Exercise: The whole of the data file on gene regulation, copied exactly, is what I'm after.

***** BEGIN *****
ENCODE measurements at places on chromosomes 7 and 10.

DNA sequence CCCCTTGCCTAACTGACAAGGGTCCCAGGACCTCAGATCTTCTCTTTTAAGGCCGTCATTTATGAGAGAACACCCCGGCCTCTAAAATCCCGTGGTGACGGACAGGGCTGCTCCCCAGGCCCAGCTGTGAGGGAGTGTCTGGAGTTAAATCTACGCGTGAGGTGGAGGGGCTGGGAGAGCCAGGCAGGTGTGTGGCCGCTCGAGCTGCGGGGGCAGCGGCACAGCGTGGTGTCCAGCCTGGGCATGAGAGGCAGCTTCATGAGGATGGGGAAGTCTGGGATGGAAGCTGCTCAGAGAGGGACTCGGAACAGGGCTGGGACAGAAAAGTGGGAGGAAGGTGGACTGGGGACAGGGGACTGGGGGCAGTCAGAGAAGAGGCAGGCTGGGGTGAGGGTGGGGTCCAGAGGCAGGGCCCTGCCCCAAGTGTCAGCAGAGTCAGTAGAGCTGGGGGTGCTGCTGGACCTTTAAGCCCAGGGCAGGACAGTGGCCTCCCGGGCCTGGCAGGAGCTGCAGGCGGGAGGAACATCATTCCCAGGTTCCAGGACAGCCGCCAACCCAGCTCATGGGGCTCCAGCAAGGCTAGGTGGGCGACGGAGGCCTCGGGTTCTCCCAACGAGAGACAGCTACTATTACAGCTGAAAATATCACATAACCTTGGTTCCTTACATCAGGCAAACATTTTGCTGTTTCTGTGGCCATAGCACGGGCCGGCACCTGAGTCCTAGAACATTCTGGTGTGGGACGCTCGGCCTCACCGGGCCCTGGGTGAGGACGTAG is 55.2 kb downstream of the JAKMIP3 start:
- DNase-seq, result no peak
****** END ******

ENCODE measurements at places on chromosomes 7 and 10.

DNA sequence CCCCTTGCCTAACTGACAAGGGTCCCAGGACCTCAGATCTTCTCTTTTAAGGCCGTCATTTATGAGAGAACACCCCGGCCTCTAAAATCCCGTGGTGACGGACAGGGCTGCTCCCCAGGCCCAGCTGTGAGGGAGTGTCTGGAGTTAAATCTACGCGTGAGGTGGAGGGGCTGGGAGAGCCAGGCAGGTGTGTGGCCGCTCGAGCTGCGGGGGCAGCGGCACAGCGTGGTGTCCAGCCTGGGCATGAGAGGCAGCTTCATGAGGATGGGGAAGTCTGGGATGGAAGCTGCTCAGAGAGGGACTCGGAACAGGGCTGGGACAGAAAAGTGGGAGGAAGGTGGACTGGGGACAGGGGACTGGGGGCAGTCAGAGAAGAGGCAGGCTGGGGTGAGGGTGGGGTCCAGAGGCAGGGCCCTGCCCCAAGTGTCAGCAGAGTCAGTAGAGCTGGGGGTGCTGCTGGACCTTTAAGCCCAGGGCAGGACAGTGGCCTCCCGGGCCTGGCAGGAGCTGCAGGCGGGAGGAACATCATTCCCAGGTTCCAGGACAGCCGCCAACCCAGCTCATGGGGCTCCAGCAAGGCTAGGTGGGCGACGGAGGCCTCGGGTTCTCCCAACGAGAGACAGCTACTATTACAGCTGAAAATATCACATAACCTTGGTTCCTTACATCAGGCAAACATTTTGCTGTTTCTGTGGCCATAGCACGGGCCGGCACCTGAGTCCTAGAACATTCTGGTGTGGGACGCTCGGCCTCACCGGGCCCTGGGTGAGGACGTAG is 55.2 kb downstream of the JAKMIP3 start:
- DNase-seq, result no peak